- Cook a Thanksgiving dinner that couldn’t be beat: Every so often, we took a chance on a thoroughly unusual title, and no book was further afield than Joe’s Take Control of Thanksgiving Dinner. I remember throwing a big party on our deck in August to test all the recipes and instructions while playing Arlo Guthrie’s “Alice’s Restaurant.” Although we loved that book, it never sold well, suggesting that our future wasn’t in cookbooks. After many years, Joe has updated the book to fix a few infelicities and bring it into his modern publishing system. To celebrate that fact, you can download the book for free through Thanksgiving Day in the US—23 November 2023. (But get it before then because the instructions start a few days before.) Even if you already know how you like to cook Thanksgiving dinner, it might be a welcome gift for younger friends or relatives intimidated by the enormity of the project.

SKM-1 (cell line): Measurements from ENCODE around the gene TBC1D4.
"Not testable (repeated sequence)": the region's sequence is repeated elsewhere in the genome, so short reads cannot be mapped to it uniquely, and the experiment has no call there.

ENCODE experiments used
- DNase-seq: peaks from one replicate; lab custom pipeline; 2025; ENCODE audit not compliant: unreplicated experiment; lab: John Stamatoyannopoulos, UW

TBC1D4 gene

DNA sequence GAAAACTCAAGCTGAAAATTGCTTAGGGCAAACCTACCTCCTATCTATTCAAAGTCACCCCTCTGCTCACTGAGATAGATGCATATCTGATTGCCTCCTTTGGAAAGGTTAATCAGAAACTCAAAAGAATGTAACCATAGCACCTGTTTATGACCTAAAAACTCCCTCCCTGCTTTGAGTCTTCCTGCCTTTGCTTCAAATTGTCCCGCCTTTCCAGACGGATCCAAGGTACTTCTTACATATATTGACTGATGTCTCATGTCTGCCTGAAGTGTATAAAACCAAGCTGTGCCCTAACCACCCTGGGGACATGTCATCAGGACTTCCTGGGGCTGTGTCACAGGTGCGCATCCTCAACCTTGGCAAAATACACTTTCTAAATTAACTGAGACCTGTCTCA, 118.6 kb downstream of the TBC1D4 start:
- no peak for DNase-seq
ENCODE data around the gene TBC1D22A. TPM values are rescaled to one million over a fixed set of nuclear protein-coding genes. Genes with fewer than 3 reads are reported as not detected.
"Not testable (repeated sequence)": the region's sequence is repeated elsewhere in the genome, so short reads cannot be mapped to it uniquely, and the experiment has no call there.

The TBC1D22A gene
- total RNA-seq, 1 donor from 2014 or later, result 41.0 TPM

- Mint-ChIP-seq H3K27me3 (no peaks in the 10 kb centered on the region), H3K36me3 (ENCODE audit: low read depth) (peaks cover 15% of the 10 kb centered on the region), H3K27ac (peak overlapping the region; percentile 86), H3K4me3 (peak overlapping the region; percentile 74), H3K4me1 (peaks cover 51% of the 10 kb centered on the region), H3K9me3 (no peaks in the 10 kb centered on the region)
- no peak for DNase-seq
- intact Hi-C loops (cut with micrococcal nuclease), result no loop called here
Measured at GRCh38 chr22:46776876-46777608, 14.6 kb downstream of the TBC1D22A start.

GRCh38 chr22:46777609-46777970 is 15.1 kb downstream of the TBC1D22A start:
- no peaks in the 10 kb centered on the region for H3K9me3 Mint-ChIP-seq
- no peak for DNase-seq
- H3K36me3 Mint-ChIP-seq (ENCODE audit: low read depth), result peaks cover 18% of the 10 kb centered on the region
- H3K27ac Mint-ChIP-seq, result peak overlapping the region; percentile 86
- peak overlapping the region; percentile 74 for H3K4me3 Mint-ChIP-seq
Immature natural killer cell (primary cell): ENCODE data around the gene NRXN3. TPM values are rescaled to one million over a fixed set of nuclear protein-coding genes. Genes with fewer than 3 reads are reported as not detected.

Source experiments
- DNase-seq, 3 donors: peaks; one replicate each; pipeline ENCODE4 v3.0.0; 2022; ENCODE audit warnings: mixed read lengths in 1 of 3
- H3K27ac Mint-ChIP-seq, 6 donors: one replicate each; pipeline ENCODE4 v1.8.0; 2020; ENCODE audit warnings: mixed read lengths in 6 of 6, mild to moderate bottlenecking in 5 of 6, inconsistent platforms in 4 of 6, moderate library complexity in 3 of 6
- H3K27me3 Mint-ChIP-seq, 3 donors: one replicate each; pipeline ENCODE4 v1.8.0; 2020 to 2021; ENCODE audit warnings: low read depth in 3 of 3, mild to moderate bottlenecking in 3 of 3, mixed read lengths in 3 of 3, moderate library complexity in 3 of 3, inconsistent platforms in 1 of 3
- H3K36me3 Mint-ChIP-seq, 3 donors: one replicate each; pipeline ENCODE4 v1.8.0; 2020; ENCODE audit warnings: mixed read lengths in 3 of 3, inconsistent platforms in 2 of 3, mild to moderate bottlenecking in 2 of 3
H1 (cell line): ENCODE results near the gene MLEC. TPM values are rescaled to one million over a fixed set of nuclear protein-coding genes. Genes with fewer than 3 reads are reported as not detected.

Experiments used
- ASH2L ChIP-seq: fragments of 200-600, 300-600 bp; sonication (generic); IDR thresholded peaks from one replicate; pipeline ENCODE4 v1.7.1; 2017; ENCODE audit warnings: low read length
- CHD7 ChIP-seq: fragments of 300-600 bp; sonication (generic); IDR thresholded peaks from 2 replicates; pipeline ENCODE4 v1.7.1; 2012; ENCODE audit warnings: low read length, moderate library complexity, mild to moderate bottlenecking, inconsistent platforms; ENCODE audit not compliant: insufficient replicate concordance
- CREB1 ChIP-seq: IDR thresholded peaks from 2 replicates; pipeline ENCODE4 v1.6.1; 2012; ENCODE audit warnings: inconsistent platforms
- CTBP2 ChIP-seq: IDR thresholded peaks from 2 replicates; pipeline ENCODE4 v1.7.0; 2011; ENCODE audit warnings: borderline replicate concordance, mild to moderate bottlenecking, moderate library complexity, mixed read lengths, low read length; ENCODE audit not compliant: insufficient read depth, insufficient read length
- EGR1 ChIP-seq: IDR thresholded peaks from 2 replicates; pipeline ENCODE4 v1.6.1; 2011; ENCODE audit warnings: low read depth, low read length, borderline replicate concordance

We’ve also collaborated with our friend Chuck Joiner to record a series of MacVoices podcast episodes about Take Control. The first episode is available now and features Joe, Tonya, and me talking about where Take Control came from and what set it apart from the print books—and the print publishing model—of the day. Later this week, Chuck will be releasing two additional episodes based on a call we’re having with as many of the Take Control authors and editors as we can round up. It should be a rollicking good time, but since it hasn’t happened yet, I have no idea what we’ll end up talking about. Heck, I may hear stories from authors that they never wanted to tell me before!